The first Great War may have technically begun after the assassination of the Austrian Archduke Franz Ferdinand and his wife, but it was another German royal who dominated the first global conflict of the twenty-first century. Wilhelm II, Kaiser (Emperor) of Germany and King of Prussia, was a brash ass whose aggressive policies helped instigate World War I. But investigating his traumatic childhood shines light on how he became an arrogant emperor.
Wilhelm was the firstborn of Queen Victoria's eldest child, the brilliant Victoria, Princess Royal, and her husband, Prince Frederick, heir to the increasingly ambitious Prussian kingdom (and eventual German Empire). "Vicky" and Fritz's marriage was both a love and political match; though the British royals frequently married their German counterparts, this alliance was also strategic. After the wedding, poet Alfred, Lord Tennyson, wrote a poem that emphasized newfound ties: "God bless our Prince and Bride/God keep their lands allied!"
99 Problems...and a Mother Was One
But all the hopes both countries had pinned on this marriage fell short with Wilhelm's birth in 1859. He was indeed the hoped-for son and heir, but his left arm suffered permanent nerve damage during childbirth. Wilhelm was never able to properly use it and posed for pictures in ways that specifically made the withered arm look fully-sized. His neck and hearing were also permanently damaged.
While these issues wouldn't in and of itself be a travesty, the child's parents were horrified at Wilhelm's ailments and stopped at nothing to rectify what they saw as an incurable ailment. The treatments they inflicted on their son made him feel horribly inadequate and self-conscious from a young age. As a result, he overcompensated and sought out others' approval, becoming the aggressive, self-righteous jerk that world history hates.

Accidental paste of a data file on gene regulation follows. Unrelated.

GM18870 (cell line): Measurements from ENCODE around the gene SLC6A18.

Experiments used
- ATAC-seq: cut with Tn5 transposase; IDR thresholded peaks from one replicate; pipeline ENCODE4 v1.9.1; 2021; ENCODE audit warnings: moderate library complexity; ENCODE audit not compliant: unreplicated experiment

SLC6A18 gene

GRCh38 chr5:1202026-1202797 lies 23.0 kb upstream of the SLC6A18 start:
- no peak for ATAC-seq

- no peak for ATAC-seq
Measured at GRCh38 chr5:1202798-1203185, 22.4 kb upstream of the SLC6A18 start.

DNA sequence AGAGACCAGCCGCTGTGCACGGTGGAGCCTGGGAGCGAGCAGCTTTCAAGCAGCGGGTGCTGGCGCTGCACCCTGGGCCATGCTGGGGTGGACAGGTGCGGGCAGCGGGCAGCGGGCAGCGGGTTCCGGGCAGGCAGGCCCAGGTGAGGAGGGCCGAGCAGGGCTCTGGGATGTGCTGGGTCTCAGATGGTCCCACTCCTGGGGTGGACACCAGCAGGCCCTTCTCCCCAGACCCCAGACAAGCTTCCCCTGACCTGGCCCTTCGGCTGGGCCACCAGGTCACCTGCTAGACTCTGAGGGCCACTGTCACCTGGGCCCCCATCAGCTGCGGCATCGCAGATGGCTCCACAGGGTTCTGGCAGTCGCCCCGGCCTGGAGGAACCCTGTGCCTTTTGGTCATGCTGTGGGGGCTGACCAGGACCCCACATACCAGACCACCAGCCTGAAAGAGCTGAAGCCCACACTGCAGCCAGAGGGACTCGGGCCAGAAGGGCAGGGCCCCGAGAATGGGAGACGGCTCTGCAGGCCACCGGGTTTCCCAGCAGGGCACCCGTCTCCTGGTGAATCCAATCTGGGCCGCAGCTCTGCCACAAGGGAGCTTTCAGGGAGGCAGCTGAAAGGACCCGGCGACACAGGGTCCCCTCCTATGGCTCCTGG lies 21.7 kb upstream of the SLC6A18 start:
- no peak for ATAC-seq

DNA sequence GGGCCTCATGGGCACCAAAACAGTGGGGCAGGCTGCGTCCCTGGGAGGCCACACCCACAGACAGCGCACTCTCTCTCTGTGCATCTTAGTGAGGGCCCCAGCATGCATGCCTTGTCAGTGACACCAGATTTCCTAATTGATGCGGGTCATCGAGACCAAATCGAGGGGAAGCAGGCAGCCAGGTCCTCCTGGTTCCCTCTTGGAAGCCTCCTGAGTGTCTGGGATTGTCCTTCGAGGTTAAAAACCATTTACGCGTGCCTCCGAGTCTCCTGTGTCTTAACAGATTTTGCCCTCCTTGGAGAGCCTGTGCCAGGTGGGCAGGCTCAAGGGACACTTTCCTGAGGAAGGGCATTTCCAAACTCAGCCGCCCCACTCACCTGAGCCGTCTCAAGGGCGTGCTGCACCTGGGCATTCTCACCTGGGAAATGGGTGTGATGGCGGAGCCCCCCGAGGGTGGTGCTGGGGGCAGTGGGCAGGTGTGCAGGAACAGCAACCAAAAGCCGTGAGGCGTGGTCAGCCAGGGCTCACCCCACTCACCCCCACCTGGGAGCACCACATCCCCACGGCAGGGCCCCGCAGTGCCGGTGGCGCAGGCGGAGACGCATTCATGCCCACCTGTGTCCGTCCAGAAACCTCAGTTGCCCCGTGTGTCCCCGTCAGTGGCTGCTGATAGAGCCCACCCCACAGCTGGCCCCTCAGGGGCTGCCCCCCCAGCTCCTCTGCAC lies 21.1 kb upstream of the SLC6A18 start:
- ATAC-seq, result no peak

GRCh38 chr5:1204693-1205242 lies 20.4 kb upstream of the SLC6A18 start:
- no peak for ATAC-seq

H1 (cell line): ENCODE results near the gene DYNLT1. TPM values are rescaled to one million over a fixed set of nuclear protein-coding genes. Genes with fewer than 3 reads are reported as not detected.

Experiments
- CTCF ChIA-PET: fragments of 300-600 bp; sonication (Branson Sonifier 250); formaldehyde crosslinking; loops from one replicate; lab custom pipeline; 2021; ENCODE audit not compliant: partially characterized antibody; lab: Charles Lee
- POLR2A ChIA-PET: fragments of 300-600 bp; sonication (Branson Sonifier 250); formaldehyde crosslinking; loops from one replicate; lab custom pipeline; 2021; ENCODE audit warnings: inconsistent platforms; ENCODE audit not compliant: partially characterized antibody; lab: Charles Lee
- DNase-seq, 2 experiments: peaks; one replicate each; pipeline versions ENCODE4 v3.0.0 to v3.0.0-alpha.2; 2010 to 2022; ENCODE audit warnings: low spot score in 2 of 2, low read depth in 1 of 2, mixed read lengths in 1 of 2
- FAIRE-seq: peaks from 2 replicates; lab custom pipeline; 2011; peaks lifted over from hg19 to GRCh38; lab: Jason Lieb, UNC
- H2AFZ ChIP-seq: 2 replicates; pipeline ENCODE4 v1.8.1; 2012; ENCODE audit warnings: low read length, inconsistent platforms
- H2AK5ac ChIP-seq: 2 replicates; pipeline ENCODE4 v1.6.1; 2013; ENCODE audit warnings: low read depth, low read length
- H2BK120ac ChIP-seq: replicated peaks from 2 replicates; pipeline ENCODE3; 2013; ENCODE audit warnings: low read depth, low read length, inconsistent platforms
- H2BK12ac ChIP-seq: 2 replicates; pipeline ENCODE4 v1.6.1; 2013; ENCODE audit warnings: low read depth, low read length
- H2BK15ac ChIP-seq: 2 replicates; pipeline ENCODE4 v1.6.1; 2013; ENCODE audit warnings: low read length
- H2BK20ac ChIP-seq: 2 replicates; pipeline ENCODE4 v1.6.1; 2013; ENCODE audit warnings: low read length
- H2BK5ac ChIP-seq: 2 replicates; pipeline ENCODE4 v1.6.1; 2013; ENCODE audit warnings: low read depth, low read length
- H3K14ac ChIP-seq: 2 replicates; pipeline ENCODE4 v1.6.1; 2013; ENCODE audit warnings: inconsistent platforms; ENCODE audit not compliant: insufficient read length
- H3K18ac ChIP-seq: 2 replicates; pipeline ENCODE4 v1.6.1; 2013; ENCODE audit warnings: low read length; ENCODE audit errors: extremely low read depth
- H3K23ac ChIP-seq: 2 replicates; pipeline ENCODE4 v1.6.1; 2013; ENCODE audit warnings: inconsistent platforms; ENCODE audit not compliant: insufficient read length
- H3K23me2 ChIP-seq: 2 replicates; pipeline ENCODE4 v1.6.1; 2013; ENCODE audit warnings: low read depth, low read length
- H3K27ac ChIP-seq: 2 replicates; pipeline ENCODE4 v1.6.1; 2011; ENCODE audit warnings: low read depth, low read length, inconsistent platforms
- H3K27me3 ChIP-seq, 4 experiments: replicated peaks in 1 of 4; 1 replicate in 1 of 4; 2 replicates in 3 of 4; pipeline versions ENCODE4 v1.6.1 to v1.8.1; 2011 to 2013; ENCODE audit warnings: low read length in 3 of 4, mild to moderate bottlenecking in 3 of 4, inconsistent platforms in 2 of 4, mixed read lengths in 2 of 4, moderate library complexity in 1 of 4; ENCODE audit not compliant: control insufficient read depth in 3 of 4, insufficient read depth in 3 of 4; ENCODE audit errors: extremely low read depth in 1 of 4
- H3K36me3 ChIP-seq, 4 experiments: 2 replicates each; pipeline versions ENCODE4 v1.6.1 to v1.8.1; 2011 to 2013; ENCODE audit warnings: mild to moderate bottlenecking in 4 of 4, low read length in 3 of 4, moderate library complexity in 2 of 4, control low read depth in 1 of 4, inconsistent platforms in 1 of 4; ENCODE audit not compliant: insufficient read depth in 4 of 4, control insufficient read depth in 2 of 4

Baby Wilhelm and his mother. Image courtesy of The Grand Ladies Site.
By the time Wilhelm turned seven months old, his mother, Princess Victoria, admitted she worried about her son's arm "day and night." His childhood was spent in and out of treatment, leading Wilhelm to want to seek out his mother's undying approval to be the "perfectly formed" son she wished she had. Unfortunately for the prince, his mother didn't respond to his entreaties for maternal affection, especially after her beloved father, Prince Albert, died when Wilhelm was two; political tensions plaguing the Hohenzollern household also contributed to distance between parents and baby.
Wilhelm's paternal grandparents, who disliked their liberal daughter-in-law, worked time and again to turn Wilhelm against his mom. His grandma, Empress Augusta, told her young grandson that his mother didn't feed him herself because she couldn't deal with his disabilities. Such issues, created by Vicky and her in-laws, soured his relationship with the British-born Princess Royal and created Wilhelm's life-long disdain for his mother's home country.
Germany's Weirdest Cures
Instead of working with the son she had, Vicky was obsessed with finding cures to make herself a perfect baby, writing that "the idea of his remaining a cripple haunts me." At first, these remedies started simply: His left arm was swaddled in cool clothes. Then, when that didn't work, there were saltwater baths and massage, allowing increased range of movement.
A young Wilhelm poses. Out of view in this cropped shot is his arm. Image via Heroes of Serbia/BBC.
Eventually, though, these cure-alls became more bizarre. Vicky put him in a neck brace, tied his right arm for an hour each day to encourage her son to use his other limb, and put his left arm inside the body of a freshly-killed hare for a half-hour. The worst was yet to come: The desperate Prussian royals even tried electroshock therapy, which probably didn't help him in the long run.